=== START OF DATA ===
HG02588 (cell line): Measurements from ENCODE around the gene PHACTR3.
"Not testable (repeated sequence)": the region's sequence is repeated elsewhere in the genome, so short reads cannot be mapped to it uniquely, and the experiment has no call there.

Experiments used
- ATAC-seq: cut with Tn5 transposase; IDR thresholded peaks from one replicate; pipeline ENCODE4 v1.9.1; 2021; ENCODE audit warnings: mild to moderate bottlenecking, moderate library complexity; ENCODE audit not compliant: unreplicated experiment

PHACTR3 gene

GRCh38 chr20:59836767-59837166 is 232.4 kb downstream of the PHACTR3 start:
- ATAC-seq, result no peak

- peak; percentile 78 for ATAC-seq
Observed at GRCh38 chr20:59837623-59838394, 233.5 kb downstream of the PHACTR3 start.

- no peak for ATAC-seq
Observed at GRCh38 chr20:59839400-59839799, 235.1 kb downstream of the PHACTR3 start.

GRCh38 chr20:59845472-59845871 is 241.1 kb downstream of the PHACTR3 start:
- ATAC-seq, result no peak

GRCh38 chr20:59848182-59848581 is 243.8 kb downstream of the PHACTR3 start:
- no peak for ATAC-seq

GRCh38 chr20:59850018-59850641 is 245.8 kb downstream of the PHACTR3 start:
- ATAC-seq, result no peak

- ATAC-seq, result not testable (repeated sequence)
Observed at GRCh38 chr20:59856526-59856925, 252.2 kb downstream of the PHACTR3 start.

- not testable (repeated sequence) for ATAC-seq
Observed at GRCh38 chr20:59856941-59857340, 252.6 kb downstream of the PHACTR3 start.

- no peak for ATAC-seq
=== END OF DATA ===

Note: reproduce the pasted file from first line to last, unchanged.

HG02588 (cell line): Measurements from ENCODE around the gene PHACTR3.
"Not testable (repeated sequence)": the region's sequence is repeated elsewhere in the genome, so short reads cannot be mapped to it uniquely, and the experiment has no call there.

Experiments used
- ATAC-seq: cut with Tn5 transposase; IDR thresholded peaks from one replicate; pipeline ENCODE4 v1.9.1; 2021; ENCODE audit warnings: mild to moderate bottlenecking, moderate library complexity; ENCODE audit not compliant: unreplicated experiment

PHACTR3 gene

GRCh38 chr20:59836767-59837166 is 232.4 kb downstream of the PHACTR3 start:
- ATAC-seq, result no peak

- peak; percentile 78 for ATAC-seq
Observed at GRCh38 chr20:59837623-59838394, 233.5 kb downstream of the PHACTR3 start.

- no peak for ATAC-seq
Observed at GRCh38 chr20:59839400-59839799, 235.1 kb downstream of the PHACTR3 start.

GRCh38 chr20:59845472-59845871 is 241.1 kb downstream of the PHACTR3 start:
- ATAC-seq, result no peak

GRCh38 chr20:59848182-59848581 is 243.8 kb downstream of the PHACTR3 start:
- no peak for ATAC-seq

GRCh38 chr20:59850018-59850641 is 245.8 kb downstream of the PHACTR3 start:
- ATAC-seq, result no peak

- ATAC-seq, result not testable (repeated sequence)
Observed at GRCh38 chr20:59856526-59856925, 252.2 kb downstream of the PHACTR3 start.

- not testable (repeated sequence) for ATAC-seq
Observed at GRCh38 chr20:59856941-59857340, 252.6 kb downstream of the PHACTR3 start.

- no peak for ATAC-seq